“In the Sawré Muybu Indigenous Land, there was a very high level of mercury in people’s blood. It was quite alarming and, before the result came out, two children passed away with a very high level of mercury”.
Listen to Beka Munduruku in an excerpt from the episode:

Cacalos Garrastazu


At first, it looks like a floating house made of metal in the middle of the river. But once you look closely, you realize that there are huge cranes and pipes attached to this metallic structure that can be seen in the most diverse points of the Tapajós River. These are rafts with dredges, used to scour the riverbed in search for gold.

They are everywhere you look: our team saw floating rafts with mining dredges operating in the Tapajós River near Itaituba, near the Buburé port, near the Sawré Muybu village, and along the extension of the Sawré Muybu indigenous territory.

In general, these rafts have wooden structures and equipment that are not cheap: they cost around 20 thousand dollars. They work 24 hours a day, with noisy engines that consume just over 200 liters of diesel fuel per day. Expenses with fuel, alone, can reach for 700 dollars per week.

According to a study led by researchers from the National Committee in Defense of Territories against Mining, based in Brasília, the outbreak of mining registered in the Munduruku territories in 2020 – and in other Amazon Indigenous Lands and Brazilian lands – is directly linked to the gold’s price increase.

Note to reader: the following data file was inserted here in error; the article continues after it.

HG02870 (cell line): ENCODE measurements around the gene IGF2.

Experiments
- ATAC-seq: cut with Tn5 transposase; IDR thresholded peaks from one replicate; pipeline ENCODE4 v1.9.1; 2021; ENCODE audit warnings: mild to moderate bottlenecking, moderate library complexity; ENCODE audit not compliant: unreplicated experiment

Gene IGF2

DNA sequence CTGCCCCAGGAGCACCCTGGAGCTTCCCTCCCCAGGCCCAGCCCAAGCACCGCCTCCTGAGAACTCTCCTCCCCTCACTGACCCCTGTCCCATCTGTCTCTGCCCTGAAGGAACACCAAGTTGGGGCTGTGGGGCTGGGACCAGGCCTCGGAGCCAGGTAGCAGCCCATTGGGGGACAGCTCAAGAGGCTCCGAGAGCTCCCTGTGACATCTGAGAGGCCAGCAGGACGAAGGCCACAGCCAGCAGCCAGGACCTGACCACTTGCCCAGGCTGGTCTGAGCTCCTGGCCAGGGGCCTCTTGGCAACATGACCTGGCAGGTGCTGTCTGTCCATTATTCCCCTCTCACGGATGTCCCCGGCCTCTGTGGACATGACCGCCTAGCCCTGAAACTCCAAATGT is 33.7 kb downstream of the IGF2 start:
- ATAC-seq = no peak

“The rise is undoubtedly related to the Covid-19 pandemic as this metal is safer in the face of volatile currency prices”, state the authors of The Siege of Gold: illegal mining, destruction, and struggle on Munduruku lands, published in 2021.

The boom of mining in the Munduruku territories can be seen clearly in the map below, produced by InfoAmazônia, which highlights the increase in illegal mining especially in the Upper Tapajós River, down to the Middle Tapajós, and approaching the Sawré Muybu indigenous territory, where is located Beka’s village.

Source: Infoamazonia

Illegal mining on indigenous lands boomed between 2010 and 2020

The area mined in indigenous territories increased by 495% in a decade; in protected areas, the increase was of 300%

The boom of mining in the Brazilian Amazon was measured in a study by Mapbiomas, which points out the exponential increase in illegal mining within indigenous lands, and also in conservation units. In both cases, mining is forbidden by law and constitutes a crime.

In 2020, the survey shows that half of the total area mined in Brazil is illegal: almost 10% is located within indigenous lands, and 40% inside conservation units. “Even if we knew that mining was widespread throughout the Amazon, the dimension of the problem scared even us, experienced specialists”, recognizes César Diniz, who coordinates the Brazilian Annual Land Use and Land Cover Mapping conducted by MapBiomas.

The destruction caused by mining in the Amazon can be seen from space, as showed by satellite images



“It is estimated that mining has dumped 130 tons of mercury into the Brazilian Amazon, and it is possible that this volume is even higher since the beginning of Bolsonaro administration. And this mercury ends up in the rivers, in the fish, and in the local population bodies.”

Marcelo Oliveira, conservation specialist at WWF

Episode in pictures

Cacalos Garrastazu / Eder Content